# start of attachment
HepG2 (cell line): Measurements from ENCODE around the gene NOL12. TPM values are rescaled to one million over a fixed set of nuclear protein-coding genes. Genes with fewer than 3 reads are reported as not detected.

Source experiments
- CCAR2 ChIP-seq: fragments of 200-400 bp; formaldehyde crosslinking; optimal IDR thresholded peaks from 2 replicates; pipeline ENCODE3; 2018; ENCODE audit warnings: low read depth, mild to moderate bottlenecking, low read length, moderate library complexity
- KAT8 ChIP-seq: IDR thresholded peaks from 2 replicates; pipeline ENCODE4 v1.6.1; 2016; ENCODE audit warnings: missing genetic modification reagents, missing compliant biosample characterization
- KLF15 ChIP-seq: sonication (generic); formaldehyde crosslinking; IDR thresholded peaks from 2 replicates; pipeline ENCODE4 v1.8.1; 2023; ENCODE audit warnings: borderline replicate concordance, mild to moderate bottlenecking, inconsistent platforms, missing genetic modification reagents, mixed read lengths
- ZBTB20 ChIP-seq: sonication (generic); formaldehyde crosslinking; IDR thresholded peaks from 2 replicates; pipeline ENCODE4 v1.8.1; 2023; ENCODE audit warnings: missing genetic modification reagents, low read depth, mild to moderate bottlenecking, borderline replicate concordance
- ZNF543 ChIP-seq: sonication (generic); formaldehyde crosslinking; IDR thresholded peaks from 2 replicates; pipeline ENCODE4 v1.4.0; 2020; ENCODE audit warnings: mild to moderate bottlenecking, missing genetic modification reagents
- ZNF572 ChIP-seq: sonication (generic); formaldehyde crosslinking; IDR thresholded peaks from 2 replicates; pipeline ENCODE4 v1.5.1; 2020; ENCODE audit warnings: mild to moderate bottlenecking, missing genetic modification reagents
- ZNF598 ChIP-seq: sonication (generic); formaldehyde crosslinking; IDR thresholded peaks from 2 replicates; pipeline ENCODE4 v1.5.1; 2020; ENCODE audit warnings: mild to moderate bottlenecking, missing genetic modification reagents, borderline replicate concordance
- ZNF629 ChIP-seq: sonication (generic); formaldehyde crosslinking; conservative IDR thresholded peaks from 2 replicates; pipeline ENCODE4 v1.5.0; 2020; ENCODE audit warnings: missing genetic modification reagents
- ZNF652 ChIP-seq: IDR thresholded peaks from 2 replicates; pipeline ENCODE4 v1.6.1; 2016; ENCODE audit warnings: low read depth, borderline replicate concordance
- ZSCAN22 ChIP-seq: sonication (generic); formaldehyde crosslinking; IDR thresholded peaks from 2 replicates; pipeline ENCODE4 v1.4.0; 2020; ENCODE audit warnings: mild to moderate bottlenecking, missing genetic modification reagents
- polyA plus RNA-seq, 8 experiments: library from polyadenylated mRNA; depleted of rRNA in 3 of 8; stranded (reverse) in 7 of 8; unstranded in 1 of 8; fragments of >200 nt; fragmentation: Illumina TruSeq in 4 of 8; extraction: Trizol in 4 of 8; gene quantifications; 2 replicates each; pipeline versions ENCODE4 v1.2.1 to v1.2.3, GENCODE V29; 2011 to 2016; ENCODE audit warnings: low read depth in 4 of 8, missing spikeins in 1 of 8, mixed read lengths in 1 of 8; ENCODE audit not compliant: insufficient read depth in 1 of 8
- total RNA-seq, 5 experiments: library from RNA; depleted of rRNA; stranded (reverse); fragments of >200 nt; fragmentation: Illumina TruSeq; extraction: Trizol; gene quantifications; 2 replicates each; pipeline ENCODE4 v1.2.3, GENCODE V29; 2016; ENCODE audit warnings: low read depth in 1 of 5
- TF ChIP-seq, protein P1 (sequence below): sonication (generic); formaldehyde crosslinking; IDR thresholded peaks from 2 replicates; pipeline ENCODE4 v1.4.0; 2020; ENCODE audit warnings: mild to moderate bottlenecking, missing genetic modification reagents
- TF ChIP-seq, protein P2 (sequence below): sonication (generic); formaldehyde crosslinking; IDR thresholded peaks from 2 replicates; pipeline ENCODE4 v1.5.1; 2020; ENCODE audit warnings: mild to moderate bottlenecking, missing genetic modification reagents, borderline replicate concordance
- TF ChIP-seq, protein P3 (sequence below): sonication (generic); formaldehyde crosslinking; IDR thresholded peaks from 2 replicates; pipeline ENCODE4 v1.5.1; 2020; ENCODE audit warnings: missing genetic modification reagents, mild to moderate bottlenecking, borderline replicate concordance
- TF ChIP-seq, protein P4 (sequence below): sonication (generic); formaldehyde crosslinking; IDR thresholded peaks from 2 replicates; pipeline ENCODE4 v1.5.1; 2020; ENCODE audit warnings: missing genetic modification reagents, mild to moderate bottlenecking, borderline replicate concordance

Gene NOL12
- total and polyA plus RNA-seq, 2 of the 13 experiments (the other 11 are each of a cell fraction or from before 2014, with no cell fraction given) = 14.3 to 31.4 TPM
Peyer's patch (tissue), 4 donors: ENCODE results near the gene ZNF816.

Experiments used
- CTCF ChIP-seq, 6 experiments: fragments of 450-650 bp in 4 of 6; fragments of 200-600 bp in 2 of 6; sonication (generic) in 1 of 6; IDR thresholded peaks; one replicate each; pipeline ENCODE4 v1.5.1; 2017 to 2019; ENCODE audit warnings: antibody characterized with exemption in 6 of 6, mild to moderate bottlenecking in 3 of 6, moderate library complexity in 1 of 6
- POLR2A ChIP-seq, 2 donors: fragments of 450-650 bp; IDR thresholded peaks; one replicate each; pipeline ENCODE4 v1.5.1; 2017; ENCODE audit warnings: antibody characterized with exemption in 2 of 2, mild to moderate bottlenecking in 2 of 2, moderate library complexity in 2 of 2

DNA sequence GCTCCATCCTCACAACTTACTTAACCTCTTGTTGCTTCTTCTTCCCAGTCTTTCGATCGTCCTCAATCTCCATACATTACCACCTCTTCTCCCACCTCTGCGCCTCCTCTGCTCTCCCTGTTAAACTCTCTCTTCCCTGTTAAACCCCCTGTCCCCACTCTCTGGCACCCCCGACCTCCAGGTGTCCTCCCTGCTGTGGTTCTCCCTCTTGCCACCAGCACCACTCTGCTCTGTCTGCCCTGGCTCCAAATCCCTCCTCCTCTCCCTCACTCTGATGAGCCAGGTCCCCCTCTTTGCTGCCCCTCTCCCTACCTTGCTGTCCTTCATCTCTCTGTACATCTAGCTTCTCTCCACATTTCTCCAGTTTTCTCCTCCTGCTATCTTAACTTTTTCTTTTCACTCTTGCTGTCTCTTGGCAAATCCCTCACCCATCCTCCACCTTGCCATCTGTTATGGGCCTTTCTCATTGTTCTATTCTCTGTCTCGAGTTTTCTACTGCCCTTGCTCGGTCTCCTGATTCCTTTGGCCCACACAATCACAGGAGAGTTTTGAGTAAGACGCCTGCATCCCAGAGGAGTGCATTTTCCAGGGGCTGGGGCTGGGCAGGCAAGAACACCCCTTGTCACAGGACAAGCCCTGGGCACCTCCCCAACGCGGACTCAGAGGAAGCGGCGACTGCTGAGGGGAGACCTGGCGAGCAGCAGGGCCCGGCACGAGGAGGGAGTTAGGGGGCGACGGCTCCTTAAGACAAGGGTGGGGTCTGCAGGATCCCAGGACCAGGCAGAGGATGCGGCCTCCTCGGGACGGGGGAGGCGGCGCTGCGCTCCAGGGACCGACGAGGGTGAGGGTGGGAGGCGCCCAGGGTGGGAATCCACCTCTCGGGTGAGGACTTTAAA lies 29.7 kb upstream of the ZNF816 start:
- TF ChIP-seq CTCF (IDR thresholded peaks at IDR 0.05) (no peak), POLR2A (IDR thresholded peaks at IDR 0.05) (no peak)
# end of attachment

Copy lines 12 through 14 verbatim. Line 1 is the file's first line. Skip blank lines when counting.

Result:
- ZSCAN22 ChIP-seq: sonication (generic); formaldehyde crosslinking; IDR thresholded peaks from 2 replicates; pipeline ENCODE4 v1.4.0; 2020; ENCODE audit warnings: mild to moderate bottlenecking, missing genetic modification reagents
- polyA plus RNA-seq, 8 experiments: library from polyadenylated mRNA; depleted of rRNA in 3 of 8; stranded (reverse) in 7 of 8; unstranded in 1 of 8; fragments of >200 nt; fragmentation: Illumina TruSeq in 4 of 8; extraction: Trizol in 4 of 8; gene quantifications; 2 replicates each; pipeline versions ENCODE4 v1.2.1 to v1.2.3, GENCODE V29; 2011 to 2016; ENCODE audit warnings: low read depth in 4 of 8, missing spikeins in 1 of 8, mixed read lengths in 1 of 8; ENCODE audit not compliant: insufficient read depth in 1 of 8
- total RNA-seq, 5 experiments: library from RNA; depleted of rRNA; stranded (reverse); fragments of >200 nt; fragmentation: Illumina TruSeq; extraction: Trizol; gene quantifications; 2 replicates each; pipeline ENCODE4 v1.2.3, GENCODE V29; 2016; ENCODE audit warnings: low read depth in 1 of 5